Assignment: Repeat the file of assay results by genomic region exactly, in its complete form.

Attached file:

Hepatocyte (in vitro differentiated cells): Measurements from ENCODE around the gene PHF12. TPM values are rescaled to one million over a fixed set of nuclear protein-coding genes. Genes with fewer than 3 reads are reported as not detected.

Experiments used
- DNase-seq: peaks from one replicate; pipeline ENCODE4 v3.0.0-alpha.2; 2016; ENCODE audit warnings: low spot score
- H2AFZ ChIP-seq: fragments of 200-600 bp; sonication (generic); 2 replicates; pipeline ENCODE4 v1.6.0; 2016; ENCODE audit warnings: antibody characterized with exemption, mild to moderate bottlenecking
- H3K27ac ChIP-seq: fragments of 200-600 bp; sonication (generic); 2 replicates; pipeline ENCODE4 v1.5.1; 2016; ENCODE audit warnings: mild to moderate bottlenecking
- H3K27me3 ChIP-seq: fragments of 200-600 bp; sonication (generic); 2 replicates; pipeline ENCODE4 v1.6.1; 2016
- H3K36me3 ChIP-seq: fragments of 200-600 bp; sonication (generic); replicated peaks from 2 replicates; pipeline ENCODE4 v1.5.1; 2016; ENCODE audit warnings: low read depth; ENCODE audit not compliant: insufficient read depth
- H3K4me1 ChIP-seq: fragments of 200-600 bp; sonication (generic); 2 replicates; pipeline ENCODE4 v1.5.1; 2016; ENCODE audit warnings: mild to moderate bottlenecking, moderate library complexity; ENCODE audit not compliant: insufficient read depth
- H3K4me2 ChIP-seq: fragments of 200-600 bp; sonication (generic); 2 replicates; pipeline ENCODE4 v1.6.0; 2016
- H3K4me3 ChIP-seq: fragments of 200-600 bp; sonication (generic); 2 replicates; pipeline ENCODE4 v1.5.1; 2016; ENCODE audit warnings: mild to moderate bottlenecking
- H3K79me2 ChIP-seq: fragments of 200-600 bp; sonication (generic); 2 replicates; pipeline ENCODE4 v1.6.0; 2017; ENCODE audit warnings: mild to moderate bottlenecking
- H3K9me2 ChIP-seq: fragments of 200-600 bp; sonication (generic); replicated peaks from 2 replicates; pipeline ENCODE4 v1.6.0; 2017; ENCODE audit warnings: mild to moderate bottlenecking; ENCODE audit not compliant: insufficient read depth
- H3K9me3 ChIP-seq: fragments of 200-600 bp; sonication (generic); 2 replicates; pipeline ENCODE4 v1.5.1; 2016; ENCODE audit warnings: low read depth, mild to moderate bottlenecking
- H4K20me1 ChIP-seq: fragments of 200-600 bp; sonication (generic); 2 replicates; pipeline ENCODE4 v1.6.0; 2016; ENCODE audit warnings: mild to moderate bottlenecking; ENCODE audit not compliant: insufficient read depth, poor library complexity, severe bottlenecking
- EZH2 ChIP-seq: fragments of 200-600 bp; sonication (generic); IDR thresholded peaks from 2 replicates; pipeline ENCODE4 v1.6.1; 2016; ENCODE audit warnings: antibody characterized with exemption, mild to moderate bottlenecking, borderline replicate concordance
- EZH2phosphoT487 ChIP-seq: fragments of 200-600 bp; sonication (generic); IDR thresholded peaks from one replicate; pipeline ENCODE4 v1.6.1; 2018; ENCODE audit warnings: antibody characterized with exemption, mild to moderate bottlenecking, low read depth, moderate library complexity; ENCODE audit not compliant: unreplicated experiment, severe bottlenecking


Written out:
Hepatocyte (in vitro differentiated cells): Measurements from ENCODE around the gene PHF12. TPM values are rescaled to one million over a fixed set of nuclear protein-coding genes. Genes with fewer than 3 reads are reported as not detected.

Experiments used
- DNase-seq: peaks from one replicate; pipeline ENCODE4 v3.0.0-alpha.2; 2016; ENCODE audit warnings: low spot score
- H2AFZ ChIP-seq: fragments of 200-600 bp; sonication (generic); 2 replicates; pipeline ENCODE4 v1.6.0; 2016; ENCODE audit warnings: antibody characterized with exemption, mild to moderate bottlenecking
- H3K27ac ChIP-seq: fragments of 200-600 bp; sonication (generic); 2 replicates; pipeline ENCODE4 v1.5.1; 2016; ENCODE audit warnings: mild to moderate bottlenecking
- H3K27me3 ChIP-seq: fragments of 200-600 bp; sonication (generic); 2 replicates; pipeline ENCODE4 v1.6.1; 2016
- H3K36me3 ChIP-seq: fragments of 200-600 bp; sonication (generic); replicated peaks from 2 replicates; pipeline ENCODE4 v1.5.1; 2016; ENCODE audit warnings: low read depth; ENCODE audit not compliant: insufficient read depth
- H3K4me1 ChIP-seq: fragments of 200-600 bp; sonication (generic); 2 replicates; pipeline ENCODE4 v1.5.1; 2016; ENCODE audit warnings: mild to moderate bottlenecking, moderate library complexity; ENCODE audit not compliant: insufficient read depth
- H3K4me2 ChIP-seq: fragments of 200-600 bp; sonication (generic); 2 replicates; pipeline ENCODE4 v1.6.0; 2016
- H3K4me3 ChIP-seq: fragments of 200-600 bp; sonication (generic); 2 replicates; pipeline ENCODE4 v1.5.1; 2016; ENCODE audit warnings: mild to moderate bottlenecking
- H3K79me2 ChIP-seq: fragments of 200-600 bp; sonication (generic); 2 replicates; pipeline ENCODE4 v1.6.0; 2017; ENCODE audit warnings: mild to moderate bottlenecking
- H3K9me2 ChIP-seq: fragments of 200-600 bp; sonication (generic); replicated peaks from 2 replicates; pipeline ENCODE4 v1.6.0; 2017; ENCODE audit warnings: mild to moderate bottlenecking; ENCODE audit not compliant: insufficient read depth
- H3K9me3 ChIP-seq: fragments of 200-600 bp; sonication (generic); 2 replicates; pipeline ENCODE4 v1.5.1; 2016; ENCODE audit warnings: low read depth, mild to moderate bottlenecking
- H4K20me1 ChIP-seq: fragments of 200-600 bp; sonication (generic); 2 replicates; pipeline ENCODE4 v1.6.0; 2016; ENCODE audit warnings: mild to moderate bottlenecking; ENCODE audit not compliant: insufficient read depth, poor library complexity, severe bottlenecking
- EZH2 ChIP-seq: fragments of 200-600 bp; sonication (generic); IDR thresholded peaks from 2 replicates; pipeline ENCODE4 v1.6.1; 2016; ENCODE audit warnings: antibody characterized with exemption, mild to moderate bottlenecking, borderline replicate concordance
- EZH2phosphoT487 ChIP-seq: fragments of 200-600 bp; sonication (generic); IDR thresholded peaks from one replicate; pipeline ENCODE4 v1.6.1; 2018; ENCODE audit warnings: antibody characterized with exemption, mild to moderate bottlenecking, low read depth, moderate library complexity; ENCODE audit not compliant: unreplicated experiment, severe bottlenecking